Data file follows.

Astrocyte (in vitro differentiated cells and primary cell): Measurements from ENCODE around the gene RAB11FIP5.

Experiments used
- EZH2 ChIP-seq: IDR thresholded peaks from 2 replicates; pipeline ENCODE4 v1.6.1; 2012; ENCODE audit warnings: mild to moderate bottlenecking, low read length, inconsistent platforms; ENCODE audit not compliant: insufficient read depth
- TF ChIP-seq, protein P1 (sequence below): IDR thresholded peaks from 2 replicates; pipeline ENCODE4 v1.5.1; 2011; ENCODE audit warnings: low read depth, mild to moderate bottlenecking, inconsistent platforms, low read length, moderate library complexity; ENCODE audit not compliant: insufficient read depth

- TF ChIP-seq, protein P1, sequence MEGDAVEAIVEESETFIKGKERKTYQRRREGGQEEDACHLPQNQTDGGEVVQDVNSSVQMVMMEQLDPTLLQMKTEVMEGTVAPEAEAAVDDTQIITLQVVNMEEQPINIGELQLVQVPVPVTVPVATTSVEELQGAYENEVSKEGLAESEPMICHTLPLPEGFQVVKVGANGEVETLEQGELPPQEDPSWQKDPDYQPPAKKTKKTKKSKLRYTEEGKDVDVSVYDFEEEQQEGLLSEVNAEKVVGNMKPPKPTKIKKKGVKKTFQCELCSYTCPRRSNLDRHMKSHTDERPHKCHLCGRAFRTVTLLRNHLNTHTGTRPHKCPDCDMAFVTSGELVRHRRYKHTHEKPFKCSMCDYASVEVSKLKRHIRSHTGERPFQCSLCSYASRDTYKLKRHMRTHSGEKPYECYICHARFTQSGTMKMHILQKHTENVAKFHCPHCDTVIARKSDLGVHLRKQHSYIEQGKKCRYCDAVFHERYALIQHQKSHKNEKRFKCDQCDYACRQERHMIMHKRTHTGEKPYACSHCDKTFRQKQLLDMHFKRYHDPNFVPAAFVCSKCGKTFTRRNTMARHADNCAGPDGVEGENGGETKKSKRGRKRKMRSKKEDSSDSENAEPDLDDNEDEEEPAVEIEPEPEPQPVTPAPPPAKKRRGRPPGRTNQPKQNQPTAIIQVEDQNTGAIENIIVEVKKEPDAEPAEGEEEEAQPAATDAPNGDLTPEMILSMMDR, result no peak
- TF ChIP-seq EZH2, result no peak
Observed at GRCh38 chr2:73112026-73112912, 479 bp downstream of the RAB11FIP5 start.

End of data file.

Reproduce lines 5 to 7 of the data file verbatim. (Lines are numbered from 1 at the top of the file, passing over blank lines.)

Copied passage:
- TF ChIP-seq, protein P1, sequence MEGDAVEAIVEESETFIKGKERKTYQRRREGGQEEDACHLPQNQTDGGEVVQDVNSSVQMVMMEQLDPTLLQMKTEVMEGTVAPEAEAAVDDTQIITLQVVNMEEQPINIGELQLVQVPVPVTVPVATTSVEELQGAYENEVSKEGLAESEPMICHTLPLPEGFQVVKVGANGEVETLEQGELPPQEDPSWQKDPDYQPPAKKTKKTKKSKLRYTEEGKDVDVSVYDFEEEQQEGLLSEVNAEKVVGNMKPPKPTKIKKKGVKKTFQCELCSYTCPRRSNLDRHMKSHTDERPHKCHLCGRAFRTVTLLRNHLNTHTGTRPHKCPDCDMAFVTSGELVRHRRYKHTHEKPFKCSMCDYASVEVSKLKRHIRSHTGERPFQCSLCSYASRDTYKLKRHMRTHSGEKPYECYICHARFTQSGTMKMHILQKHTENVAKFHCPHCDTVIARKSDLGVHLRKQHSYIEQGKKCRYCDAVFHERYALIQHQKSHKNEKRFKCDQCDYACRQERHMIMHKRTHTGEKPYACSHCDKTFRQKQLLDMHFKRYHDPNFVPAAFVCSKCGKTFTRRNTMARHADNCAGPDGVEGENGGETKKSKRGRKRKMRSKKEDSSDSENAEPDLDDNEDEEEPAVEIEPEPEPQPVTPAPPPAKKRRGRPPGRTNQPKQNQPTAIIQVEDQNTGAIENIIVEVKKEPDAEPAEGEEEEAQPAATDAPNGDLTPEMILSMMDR, result no peak
- TF ChIP-seq EZH2, result no peak
Observed at GRCh38 chr2:73112026-73112912, 479 bp downstream of the RAB11FIP5 start.